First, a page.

United States District Court, E.D. Kentucky, Southern Division, London
MEMORANDUM OPINION & ORDER
Gregory F Van Tatenhove United States District Judge
Allen Kerr is an inmate at the United States Penitentiary -
McCreary in Pine Knot, Kentucky. Proceeding without a lawyer,
Kerr filed a petition for a writ of habeas corpus pursuant to
28 U.S.C. § 2241. [R. 1.] For the reasons set forth
below, the Court will deny Kerr's petition.
2010, a jury convicted Kerr of being a felon in possession of
a firearm, and the trial court sentenced him to 268 months in
prison. See United States v. Kerr, No.
1:09-cr-290-NCT-1 (M.D. N.C. 2010). Kerr filed a direct
appeal, and his case was remanded for resentencing, but the
trial court imposed the same sentence on remand. See
Id. at R. 75, R. 108. Kerr then filed another direct
appeal, but the United States Court of Appeals for the Fourth
Circuit affirmed the judgment of the district court. See
United States v. Kerr, 737 F.3d 33 (4th Cir. 2013).
moved to vacate his sentence pursuant to 28 U.S.C. §
2255 and argued, among other things, that the jury actually
found him not guilty of being a felon in possession
of a firearm, as evidenced by the trial transcript. The trial
court, however, addressed Kerr's argument at length and
denied his motion. See United States v. Kerr, No.
1:09-cr-290-NCT-1 at R. 171, R. 188 (M.D. N.C. 2017). Kerr
appealed the trial court's decision, but the Fourth
Circuit denied him a certificate of appealability and
dismissed his appeal. Id. at R. 198.
has now filed a § 2241 petition with this Court. [R. 1.]
While Kerr's petition is difficult to follow, he appears
to be making numerous arguments related to his
previously-litigated claim that the jury actually found him
not guilty of the charge against him. Kerr cites
numerous Supreme Court and federal circuit court cases to
support his petition, and he asks this Court to “vacate
[his] sentence and dismiss [the] indictment” against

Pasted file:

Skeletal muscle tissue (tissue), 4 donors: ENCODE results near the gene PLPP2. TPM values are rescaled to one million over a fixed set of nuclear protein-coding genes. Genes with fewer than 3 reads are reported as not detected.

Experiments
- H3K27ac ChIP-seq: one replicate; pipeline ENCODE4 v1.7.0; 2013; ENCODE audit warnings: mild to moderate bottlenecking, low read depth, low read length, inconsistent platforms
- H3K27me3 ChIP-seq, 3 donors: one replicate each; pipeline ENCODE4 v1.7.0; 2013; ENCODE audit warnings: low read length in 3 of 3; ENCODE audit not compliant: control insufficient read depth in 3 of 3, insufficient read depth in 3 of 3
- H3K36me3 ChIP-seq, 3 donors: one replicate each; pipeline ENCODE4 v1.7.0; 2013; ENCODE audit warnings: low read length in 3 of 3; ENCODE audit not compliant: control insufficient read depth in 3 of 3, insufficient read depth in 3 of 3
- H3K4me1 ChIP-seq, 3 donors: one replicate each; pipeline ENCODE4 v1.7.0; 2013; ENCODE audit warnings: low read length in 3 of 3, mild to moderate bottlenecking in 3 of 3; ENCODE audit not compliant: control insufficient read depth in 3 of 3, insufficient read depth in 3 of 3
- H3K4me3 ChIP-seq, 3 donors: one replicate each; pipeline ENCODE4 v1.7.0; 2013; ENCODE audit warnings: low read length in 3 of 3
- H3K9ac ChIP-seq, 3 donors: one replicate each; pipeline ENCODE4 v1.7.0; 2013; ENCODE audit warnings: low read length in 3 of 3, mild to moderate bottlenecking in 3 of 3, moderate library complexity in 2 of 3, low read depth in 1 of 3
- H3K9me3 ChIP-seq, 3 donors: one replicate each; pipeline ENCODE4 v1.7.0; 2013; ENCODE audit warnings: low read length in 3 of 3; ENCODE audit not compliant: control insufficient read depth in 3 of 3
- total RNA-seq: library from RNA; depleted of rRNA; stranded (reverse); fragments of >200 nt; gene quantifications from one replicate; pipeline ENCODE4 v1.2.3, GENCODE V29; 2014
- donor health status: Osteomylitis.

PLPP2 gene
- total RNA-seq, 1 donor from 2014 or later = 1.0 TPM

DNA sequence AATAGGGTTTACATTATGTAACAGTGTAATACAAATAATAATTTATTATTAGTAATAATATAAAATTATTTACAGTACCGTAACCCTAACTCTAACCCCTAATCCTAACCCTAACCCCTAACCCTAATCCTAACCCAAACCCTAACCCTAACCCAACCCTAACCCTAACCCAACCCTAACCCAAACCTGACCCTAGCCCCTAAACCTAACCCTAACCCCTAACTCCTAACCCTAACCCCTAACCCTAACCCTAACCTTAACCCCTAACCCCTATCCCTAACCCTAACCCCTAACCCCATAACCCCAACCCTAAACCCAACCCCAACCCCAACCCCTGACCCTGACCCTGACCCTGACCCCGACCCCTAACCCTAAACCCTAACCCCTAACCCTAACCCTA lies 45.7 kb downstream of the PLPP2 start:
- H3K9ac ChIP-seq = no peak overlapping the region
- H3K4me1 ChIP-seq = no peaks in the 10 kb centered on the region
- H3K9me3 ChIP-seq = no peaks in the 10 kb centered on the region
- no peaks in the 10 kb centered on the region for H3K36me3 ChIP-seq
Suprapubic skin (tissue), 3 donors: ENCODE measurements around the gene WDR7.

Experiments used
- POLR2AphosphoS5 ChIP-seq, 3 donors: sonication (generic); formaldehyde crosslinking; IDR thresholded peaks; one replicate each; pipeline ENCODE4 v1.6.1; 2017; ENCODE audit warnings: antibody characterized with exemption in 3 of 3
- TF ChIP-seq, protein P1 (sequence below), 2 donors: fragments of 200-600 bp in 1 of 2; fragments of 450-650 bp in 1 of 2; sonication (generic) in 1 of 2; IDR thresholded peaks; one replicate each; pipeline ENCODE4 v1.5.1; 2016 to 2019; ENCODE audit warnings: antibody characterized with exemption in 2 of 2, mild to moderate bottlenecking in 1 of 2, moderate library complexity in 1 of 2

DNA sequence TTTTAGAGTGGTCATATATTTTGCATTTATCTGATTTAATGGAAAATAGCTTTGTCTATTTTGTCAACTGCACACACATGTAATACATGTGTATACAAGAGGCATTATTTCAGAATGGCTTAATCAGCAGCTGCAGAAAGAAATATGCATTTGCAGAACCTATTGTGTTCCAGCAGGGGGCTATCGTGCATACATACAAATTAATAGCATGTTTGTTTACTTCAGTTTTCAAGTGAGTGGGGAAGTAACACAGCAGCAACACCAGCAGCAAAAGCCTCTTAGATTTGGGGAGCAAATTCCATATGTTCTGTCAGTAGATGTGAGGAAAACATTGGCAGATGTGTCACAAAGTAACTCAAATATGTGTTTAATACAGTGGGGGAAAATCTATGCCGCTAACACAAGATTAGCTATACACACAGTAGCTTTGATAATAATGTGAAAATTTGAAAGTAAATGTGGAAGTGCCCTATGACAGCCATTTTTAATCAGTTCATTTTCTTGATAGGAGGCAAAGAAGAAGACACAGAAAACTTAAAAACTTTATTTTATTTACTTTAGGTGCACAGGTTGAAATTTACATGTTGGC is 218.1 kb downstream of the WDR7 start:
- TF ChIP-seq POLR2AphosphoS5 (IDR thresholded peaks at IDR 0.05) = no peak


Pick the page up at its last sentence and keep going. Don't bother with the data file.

him. [R. 1 at 31.] Kerr also asks the Court to appoint him a
lawyer to represent him in this case. [R. 4.]
initial matter, the Court will deny Kerr's request for
the appointment of counsel. Kerr does not have a
constitutional right to counsel in this civil case, and this
matter does not present the kind of exceptional circumstances
that would otherwise justify the appointment of counsel.
See Lanier v. Bryant, 332 F.3d 999, 1006 (6th Cir.
Court also will deny Kerr's § 2241 petition because
it constitutes an impermissible collateral attack on his
underlying conviction and sentence. While Kerr could and did
challenge the legality of his conviction and sentence on
direct appeal and in his § 2255 motion, he cannot do so
now in his § 2241 petition. See United States v.
Peterman, 249 F.3d 458, 461 (6th Cir. 2001) (explaining
the distinction between a § 2255 motion and a §
2241 petition). After all, a § 2241 petition is usually
only a vehicle for challenges to actions taken by prison
officials that affect the manner in which the prisoner's
sentence is being carried out, such as computing sentence
credits or determining parole eligibility. See Terrell v.
United States, 564 F.3d 442, 447 (6th Cir. 2009). Simply
put, Kerr cannot use a § 2241 petition as a way of
challenging his underlying conviction and sentence.
sure, there are limited exceptions under which federal
prisoners have been permitted to challenge the validity of
their convictions or sentences in a § 2241 petition. But
the United States Court of Appeals for the Sixth Circuit has
explained that a prisoner can only proceed in this manner if
he can demonstrate that an intervening change in statutory
law establishes his actual innocence, see Wooten v.
Cauley, 677 F.3d 303, 307-08 (6th Cir. 2012), or shows
that his sentence was improperly enhanced, see Hill v.
Masters, 836 F.3d 591, 599-600 (6th Cir. 2016). Here,
while Kerr has cited and discussed multiple cases, he has not
clearly identified an intervening change in statutory law
that is relevant to his case. Thus, the principles set forth
in Wooten and Hill are simply not
applicable to Kerr's petition.
it is ORDERED that:
Clerk of the Court shall SUBSTITUTE Warden
J. Ray Ormond for the United States of America as the
Respondent in this proceeding.
Kerr's motion for the appointment of counsel [R.
4] is DENIED.
Kerr's petition for a writ of habeas corpus pursuant to
28 U.S.C. § 2241 [R. 1] is
other pending motions are DENIED as moot.
action is DISMISSED and